#SciFiMonth Review | Children of Time by Adrian Tchaikovsky

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Children of Time
by Adrian Tchaikovsky

My Rating:
4stars

Who will inherit this new Earth? The last remnants of the human race left a dying Earth, desperate to find a new home among the stars. Following in the footsteps of their ancestors, they discover the greatest treasure of the past age – a world terraformed and prepared for human life.

But all is not right in this new Eden. In the long years since the planet was abandoned, the work of its architects has borne disastrous fruit. The planet is not waiting for them, pristine and unoccupied. New masters have turned it from a refuge into mankind’s worst nightmare.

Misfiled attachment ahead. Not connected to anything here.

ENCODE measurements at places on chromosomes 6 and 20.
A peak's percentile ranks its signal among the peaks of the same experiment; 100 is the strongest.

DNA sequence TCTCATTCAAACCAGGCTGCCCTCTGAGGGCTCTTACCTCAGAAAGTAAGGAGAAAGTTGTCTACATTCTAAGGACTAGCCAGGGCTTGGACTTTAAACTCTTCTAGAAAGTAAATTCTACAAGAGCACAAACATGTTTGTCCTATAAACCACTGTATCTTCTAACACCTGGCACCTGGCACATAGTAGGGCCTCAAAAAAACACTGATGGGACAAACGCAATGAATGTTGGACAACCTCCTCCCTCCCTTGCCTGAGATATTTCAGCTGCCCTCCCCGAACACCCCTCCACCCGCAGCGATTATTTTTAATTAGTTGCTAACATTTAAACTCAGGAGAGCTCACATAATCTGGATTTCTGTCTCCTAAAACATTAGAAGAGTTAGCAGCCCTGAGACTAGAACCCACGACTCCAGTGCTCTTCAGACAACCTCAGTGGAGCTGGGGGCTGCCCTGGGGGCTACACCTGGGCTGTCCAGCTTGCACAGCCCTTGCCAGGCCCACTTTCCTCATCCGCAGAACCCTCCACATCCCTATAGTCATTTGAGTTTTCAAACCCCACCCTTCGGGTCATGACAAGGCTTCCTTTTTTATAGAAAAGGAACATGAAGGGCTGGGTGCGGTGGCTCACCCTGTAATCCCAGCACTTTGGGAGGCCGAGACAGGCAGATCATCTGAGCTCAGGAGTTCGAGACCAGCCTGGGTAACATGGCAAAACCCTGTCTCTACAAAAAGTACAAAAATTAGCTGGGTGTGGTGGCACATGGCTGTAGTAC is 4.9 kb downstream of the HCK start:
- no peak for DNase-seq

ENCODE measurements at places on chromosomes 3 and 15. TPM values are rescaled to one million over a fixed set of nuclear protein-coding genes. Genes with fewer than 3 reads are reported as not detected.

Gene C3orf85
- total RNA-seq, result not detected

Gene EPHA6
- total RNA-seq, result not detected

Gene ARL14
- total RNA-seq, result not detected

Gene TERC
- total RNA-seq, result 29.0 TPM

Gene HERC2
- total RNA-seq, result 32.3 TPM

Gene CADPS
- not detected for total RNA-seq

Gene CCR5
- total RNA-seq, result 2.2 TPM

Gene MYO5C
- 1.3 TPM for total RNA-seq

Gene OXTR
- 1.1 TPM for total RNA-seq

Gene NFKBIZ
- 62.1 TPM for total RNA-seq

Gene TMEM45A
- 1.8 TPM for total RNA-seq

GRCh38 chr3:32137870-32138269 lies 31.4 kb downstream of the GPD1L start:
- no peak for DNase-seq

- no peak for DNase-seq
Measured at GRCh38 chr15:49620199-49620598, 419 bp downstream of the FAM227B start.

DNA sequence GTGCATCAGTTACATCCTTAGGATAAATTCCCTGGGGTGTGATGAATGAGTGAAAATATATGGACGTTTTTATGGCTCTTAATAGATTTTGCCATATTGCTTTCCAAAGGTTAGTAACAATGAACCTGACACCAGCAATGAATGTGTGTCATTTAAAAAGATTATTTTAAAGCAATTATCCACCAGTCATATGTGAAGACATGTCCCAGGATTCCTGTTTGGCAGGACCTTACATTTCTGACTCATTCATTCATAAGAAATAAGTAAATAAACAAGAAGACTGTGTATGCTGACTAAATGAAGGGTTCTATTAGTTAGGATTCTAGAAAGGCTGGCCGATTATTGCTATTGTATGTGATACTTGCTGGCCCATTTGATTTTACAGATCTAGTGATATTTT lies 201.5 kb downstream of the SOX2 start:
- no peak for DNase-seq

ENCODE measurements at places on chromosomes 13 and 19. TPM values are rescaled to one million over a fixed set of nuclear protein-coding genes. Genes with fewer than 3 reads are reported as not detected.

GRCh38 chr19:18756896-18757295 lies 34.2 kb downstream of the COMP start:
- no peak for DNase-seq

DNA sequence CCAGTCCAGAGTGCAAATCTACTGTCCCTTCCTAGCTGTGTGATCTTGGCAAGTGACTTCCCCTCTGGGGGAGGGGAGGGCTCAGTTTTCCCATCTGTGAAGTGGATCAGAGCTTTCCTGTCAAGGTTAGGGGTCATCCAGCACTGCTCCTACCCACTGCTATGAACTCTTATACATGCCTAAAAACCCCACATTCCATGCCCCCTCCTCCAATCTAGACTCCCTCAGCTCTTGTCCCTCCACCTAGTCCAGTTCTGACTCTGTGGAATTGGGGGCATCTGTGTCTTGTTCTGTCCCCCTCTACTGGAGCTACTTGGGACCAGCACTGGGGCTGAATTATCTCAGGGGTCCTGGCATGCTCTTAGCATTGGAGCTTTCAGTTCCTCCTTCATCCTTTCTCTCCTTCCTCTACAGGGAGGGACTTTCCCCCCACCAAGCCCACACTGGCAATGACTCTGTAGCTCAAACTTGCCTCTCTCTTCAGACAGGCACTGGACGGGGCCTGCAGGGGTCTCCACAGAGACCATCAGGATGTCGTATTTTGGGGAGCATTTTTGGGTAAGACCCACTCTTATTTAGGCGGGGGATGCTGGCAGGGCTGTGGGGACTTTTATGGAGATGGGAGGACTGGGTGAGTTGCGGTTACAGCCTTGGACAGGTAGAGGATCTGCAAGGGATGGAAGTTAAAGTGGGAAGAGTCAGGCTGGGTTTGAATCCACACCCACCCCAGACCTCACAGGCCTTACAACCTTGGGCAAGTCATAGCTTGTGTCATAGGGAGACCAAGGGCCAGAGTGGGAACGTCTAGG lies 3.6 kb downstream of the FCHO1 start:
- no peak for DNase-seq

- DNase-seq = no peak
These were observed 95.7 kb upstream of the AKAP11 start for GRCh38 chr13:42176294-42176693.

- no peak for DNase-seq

Now two civilizations are on a collision course, both testing the boundaries of what they will do to survive. As the fate of humanity hangs in the balance, who are the true heirs of this new Earth?

Book Depository | Wordery

I received an eARC of Children of Time from NetGalley in exchange for an honest review.

I’m not 100% sure if I actually enjoyed reading this book or not, but I think this might be one of the best sci-fi novels I’ve ever read.

That surprises me, because I haven’t given it 5 stars and I had some problems with it – I didn’t love this novel the same way I love some of my favourites like Feed or The Long Way to a Small, Angry Planet – but wow. This is a good book.

Set in a future in which humans have ruined the earth, the last of humankind are aboard a ship seeking a new home. Some years before they set off, an experiment gone wrong has given sentience to creatures on a planet that would be perfect for mankind to make a fresh start on, but how are they supposed to start again on a planet literally crawling with giant spiders?

Children of Time spans thousands of years, watching a new species evolve while mankind sleeps through space, searching for somewhere to settle, and it’s epic in the truest sense of the word.